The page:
New York Law School

Established in 1891, New York Law School is devoted not only to training “compassionate, practice-ready” lawyers but also to producing future leaders.

With this philosophy as a backdrop, NYLS has established procedures to handle allegations of student misconduct. These procedures involve separate panels and allow for an appeal in case the student is found guilty.

NYLS Policies on Student Discipline

Several forms of misconduct are prohibited by the NYLS Student Code of Conduct and Academic Responsibility.

Activities prohibited by this code, which could result in student discipline, includes:

  • Plagiarism, cheating, or using the same work for credit in different classes
  • Providing false information to bar examiners or employers
  • Jeopardizing the safety of the NYLS community
  • Stealing school property
  • Lying on school documents
  • Cyberbullying
  • Disrupting classroom activities
  • Smoking in prohibited areas

NYLS also prohibits behavior that is specific to remote classes. This includes “pinning” a student during classes so their face always appears on screen, as well as taking screenshots during class meetings.

Upon discovering a student discipline offense, the Dean will convene an Academic Responsibility Committee. It will consist of an Investigative Panel and a Hearing Panel.

These panels will each consist of two members of the faculty and two members of the administration. Two students will also serve on the Hearing Panel.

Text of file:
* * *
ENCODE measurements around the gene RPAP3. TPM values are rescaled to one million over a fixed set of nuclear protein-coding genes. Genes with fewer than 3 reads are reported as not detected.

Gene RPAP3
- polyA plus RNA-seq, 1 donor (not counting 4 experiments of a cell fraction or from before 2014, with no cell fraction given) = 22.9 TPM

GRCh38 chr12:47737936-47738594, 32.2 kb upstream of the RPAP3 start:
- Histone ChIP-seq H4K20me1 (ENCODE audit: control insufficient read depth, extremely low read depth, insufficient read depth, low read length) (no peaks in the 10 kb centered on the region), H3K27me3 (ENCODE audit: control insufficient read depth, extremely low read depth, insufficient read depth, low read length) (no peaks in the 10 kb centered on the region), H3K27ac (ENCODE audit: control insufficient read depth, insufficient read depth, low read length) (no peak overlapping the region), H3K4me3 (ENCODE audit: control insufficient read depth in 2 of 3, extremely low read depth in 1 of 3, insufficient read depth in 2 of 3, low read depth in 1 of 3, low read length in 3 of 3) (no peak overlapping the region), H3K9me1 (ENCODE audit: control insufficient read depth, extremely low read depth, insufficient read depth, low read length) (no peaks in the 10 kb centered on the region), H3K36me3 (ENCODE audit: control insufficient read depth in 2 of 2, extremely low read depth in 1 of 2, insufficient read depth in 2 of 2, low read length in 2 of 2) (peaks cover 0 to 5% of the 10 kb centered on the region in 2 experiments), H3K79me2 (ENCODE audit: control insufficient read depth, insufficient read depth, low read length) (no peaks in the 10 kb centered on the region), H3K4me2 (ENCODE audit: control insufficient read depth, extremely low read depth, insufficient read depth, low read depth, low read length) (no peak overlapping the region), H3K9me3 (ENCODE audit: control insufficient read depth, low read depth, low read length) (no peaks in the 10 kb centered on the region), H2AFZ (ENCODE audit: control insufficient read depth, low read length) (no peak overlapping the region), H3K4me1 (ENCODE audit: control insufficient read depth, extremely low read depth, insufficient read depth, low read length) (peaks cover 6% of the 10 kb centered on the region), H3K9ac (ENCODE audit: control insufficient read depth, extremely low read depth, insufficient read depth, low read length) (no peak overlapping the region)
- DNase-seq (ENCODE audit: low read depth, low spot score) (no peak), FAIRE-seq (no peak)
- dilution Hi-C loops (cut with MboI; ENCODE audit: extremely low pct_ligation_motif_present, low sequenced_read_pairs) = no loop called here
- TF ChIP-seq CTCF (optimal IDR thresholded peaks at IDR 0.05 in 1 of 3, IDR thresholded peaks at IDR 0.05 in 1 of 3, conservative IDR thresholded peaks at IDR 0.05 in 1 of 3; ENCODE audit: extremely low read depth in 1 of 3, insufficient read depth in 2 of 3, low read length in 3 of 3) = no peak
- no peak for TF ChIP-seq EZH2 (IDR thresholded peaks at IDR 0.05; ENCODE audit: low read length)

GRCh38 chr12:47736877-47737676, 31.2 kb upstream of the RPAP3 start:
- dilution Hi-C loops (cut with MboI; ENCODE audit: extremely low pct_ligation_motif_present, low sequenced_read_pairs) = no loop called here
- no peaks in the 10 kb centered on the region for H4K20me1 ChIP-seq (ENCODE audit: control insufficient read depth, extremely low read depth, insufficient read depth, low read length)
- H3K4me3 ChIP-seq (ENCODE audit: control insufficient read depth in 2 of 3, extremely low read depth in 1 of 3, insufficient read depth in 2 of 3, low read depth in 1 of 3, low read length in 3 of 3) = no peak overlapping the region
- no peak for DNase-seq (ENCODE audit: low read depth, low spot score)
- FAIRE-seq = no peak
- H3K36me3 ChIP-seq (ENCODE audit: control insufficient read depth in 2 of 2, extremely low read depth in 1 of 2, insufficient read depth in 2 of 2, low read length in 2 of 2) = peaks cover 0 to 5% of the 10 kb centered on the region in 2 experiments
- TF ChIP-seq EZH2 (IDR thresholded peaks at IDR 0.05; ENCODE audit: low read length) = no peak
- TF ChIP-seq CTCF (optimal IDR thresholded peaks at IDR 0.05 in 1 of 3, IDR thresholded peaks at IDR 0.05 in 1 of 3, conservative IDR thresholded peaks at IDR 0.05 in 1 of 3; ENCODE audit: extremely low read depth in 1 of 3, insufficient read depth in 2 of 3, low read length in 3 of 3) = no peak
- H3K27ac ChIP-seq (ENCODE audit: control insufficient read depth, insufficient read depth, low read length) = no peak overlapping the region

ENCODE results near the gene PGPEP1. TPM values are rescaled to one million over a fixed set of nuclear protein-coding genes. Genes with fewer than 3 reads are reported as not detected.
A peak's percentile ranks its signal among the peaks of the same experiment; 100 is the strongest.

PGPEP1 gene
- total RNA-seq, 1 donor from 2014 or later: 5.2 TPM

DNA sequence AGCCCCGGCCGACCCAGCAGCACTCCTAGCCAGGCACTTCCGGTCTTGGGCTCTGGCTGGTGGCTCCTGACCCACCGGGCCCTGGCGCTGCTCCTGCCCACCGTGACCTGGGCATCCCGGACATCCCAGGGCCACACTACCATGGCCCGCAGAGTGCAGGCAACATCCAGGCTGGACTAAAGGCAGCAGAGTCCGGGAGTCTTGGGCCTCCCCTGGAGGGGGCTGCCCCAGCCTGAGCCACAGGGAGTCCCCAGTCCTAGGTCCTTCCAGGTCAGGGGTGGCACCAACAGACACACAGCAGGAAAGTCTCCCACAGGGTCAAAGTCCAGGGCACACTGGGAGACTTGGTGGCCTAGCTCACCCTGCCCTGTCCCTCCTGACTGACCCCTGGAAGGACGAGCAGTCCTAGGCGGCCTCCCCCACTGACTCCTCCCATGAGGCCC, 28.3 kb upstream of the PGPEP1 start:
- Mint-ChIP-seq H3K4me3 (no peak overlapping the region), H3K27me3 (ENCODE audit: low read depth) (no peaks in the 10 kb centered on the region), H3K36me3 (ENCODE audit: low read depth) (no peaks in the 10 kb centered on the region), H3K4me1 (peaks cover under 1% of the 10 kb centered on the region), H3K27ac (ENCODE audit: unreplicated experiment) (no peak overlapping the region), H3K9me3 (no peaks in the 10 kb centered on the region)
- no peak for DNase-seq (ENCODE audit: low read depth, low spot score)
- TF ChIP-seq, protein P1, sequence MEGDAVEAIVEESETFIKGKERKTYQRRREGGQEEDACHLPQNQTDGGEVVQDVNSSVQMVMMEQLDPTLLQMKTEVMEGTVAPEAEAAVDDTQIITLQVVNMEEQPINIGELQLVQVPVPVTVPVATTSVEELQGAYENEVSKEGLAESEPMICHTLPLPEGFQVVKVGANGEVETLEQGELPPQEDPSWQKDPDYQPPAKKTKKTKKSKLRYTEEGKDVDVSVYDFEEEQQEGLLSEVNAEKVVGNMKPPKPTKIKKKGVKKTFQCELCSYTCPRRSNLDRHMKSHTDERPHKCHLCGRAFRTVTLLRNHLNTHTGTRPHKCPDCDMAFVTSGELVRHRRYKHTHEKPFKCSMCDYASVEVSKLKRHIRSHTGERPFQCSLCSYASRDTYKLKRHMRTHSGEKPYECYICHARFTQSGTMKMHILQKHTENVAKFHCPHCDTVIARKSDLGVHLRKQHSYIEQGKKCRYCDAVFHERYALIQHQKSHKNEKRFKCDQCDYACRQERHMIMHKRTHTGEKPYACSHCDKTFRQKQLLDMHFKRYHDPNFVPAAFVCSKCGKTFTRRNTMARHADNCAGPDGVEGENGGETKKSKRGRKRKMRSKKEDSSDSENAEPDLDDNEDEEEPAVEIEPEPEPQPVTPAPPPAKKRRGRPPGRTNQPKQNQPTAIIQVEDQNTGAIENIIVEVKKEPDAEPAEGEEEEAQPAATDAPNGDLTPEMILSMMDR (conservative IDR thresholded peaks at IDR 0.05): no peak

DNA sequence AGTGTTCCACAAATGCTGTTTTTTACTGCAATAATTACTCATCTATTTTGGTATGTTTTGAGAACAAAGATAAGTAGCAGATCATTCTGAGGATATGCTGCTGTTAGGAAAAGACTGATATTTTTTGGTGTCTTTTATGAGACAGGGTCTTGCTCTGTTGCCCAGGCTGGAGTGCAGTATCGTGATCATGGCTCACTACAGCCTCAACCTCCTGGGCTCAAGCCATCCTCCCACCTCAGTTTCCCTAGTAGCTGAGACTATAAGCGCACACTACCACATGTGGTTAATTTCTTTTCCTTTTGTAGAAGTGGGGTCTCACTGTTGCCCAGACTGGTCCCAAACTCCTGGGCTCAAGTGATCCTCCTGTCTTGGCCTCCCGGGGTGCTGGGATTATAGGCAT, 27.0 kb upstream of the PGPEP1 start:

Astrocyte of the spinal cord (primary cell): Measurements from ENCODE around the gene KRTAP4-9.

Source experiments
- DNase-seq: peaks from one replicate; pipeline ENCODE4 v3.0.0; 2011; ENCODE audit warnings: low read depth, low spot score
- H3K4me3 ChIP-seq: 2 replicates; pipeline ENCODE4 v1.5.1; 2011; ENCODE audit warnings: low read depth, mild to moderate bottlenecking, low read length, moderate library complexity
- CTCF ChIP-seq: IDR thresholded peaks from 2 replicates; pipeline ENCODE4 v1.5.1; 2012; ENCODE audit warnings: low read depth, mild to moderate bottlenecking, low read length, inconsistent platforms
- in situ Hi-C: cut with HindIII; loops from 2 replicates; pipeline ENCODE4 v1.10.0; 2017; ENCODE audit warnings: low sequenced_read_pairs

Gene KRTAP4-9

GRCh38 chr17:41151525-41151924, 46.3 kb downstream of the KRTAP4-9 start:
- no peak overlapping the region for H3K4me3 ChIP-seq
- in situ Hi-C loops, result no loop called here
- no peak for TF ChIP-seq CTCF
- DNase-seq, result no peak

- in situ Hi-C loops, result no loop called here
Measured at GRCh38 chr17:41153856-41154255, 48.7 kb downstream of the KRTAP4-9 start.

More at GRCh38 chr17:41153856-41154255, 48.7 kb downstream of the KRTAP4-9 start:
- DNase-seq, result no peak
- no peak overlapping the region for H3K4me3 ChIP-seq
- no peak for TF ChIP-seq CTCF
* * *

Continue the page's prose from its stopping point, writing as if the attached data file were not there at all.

One member of the Investigative Panel will serve as Secretary, while another will act as the Fact Finder.

A third member of the Investigative Panel will serve as its chair, coordinating the panel's activities and presiding over its meetings.

The school expects all students, faculty and staff, to report violations of the Code of Conduct and to cooperate with investigations into possible violations of the code.

The Fact Finder will make a preliminary inquiry and share its results with the Investigative Panel. Then, the panel has the choice of dropping the matter, referring it to another committee, or launching a full investigation.

The student will receive notice if the investigation proceeds. This notice will include a copy of the Code of Conduct, a description of the allegations, and a proposed meeting date with the Investigative Panel.

When the investigation is complete, the panel will present its written findings. It will make one of three determinations:

  • No violation occurred and the matter is closed
  • A hearing must take place to determine whether a violation occurred
  • A violation occurred and a sanction will be made against the student

In the latter instance, the student has the choice of accepting the determination and sanction; or rejecting it and moving forward with a hearing.

To prepare for the hearing, the student will have access to the investigative report and the materials that the panel gathered during the investigation.

The hearing will be closed and confidential, and it will take place no less than 48 hours after the student received notification.

During the hearing, the student is allowed to have legal representation. The panel and the student can call witnesses, and students who refuse to testify will be considered in violation of the Code of Conduct.

The chair of the hearing panel will have discretion over the inclusion of questions and witnesses. The formal rules of evidence will not apply.